Last year saw some tangible progress in the cable industry to enable its legacy set-top boxes with Enhanced Binary Interchange Format (EBIF) – an important step to offer interactive television (iTV) to the pay-TV masses. Canoe Ventures, which was formed by the six largest multiple system operators (MSOs), has played a significant role in advancing EBIF.
Canoe has stayed focused on its original goal to enable national, interactive advertising buys but, now that interactivity is about to take off, it’s not just about advertising anymore.
Arthur Orduna, CTO at Canoe Ventures, says it appears that more than 25 million cable set-tops have been EBIF-enabled. "The goal is to get EBIF into every capable digital household," he adds. "We need to keep pushing it out this year."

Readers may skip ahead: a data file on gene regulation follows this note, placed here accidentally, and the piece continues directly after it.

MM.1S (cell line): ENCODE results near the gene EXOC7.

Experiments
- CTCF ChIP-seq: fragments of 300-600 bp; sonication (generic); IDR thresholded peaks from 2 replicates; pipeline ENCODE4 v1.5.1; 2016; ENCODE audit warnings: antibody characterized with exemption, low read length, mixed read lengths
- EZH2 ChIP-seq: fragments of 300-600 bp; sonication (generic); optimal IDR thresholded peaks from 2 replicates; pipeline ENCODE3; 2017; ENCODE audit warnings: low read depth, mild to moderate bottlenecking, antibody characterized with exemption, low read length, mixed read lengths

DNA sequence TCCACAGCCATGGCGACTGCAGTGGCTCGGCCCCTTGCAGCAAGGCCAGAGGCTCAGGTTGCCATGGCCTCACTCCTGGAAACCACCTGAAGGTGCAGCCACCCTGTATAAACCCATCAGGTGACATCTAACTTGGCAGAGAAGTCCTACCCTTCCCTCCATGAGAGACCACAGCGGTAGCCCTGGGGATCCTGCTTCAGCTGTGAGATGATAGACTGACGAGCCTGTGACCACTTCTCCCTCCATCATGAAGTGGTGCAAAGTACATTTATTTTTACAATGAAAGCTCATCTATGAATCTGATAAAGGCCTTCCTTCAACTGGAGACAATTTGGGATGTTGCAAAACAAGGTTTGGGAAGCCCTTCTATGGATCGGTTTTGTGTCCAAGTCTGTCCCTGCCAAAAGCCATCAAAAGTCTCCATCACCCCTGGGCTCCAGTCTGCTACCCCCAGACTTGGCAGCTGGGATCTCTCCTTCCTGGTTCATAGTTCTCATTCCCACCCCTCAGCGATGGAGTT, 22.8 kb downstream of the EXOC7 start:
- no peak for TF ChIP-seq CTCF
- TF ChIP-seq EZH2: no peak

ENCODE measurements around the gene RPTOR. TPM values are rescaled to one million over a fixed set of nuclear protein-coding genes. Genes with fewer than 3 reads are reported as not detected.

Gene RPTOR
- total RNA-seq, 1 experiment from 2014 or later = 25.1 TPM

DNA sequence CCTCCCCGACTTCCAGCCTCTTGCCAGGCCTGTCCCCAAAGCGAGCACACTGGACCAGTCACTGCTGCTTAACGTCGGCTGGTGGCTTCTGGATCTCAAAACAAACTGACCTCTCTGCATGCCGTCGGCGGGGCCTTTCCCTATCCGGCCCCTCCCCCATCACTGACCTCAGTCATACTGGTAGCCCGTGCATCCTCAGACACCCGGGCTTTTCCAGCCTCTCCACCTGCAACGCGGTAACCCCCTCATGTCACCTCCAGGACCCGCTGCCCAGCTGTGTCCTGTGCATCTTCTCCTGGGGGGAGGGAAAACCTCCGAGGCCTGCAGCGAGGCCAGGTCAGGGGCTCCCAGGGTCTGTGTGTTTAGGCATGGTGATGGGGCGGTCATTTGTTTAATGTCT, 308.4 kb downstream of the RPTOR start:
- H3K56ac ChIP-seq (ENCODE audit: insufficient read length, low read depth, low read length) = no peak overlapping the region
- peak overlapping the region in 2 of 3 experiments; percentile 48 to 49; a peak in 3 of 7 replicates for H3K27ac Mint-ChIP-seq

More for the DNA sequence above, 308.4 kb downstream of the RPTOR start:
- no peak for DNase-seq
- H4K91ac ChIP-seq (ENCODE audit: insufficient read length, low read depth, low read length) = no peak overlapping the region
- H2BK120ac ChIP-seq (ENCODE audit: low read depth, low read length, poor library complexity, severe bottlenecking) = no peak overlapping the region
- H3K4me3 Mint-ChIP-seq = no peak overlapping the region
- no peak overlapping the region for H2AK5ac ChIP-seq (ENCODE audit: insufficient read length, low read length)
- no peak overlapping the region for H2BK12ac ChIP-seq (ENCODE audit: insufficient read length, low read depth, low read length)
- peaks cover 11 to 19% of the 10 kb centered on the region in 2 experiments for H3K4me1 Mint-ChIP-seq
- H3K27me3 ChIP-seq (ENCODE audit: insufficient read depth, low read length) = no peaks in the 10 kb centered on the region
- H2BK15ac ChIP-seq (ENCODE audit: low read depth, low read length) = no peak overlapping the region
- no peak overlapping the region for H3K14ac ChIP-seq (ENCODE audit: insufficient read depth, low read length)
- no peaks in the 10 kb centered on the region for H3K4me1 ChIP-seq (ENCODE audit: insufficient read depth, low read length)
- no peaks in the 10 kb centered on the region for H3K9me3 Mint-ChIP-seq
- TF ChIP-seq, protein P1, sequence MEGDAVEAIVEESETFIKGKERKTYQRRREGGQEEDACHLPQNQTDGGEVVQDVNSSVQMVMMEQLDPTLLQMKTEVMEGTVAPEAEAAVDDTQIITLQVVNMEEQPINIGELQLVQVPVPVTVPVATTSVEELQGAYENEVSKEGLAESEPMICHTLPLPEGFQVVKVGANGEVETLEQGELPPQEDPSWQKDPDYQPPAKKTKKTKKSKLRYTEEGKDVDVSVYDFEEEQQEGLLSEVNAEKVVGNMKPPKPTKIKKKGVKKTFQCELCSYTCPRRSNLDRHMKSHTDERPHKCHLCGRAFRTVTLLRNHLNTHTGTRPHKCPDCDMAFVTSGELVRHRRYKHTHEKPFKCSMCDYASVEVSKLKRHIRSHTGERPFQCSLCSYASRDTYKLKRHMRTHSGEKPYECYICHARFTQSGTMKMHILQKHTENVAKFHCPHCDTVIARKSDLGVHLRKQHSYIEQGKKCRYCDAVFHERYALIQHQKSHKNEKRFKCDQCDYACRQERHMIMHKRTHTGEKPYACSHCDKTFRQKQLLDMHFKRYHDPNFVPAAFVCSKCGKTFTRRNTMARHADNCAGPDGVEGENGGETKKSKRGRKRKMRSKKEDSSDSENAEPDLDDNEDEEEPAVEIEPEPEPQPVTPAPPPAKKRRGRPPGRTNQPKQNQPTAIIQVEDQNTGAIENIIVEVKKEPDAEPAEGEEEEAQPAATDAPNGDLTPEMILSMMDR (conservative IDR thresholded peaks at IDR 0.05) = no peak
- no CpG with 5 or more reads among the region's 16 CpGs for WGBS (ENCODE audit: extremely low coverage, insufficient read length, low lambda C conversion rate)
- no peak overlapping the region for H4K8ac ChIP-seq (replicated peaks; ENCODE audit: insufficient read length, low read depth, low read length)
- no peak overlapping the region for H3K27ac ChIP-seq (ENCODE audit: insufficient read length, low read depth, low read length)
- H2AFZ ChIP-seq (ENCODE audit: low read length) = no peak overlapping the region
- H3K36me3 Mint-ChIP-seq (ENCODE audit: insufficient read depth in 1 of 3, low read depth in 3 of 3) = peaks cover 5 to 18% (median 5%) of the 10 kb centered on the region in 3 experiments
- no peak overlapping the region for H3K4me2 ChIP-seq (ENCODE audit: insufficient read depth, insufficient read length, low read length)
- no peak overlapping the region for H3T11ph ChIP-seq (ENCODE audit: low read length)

Canoe, for its own part, touches 18 million set-tops with interactivity; Orduna describes it as two footprints that overlap. While the MSOs must get EBIF into their set-tops and an EBIF server into their headends, there’s a second footprint of all the networks with which Canoe integrates. Those networks put an EBIF application into their broadcasting signals. Some of the networks on board with Canoe include Style, E, AMC, NBCU, Discovery, Bravo, USA and the History Channel.
National advertising buys are possible on the crossover between the MSOs’ EBIF footprints and the Canoe/networks footprint. Of the magnitude of the process to date, Orduna says, "I’m not sure anybody understood the scale of this when we first started. The technologists took a big breath because they suspected what this looked like."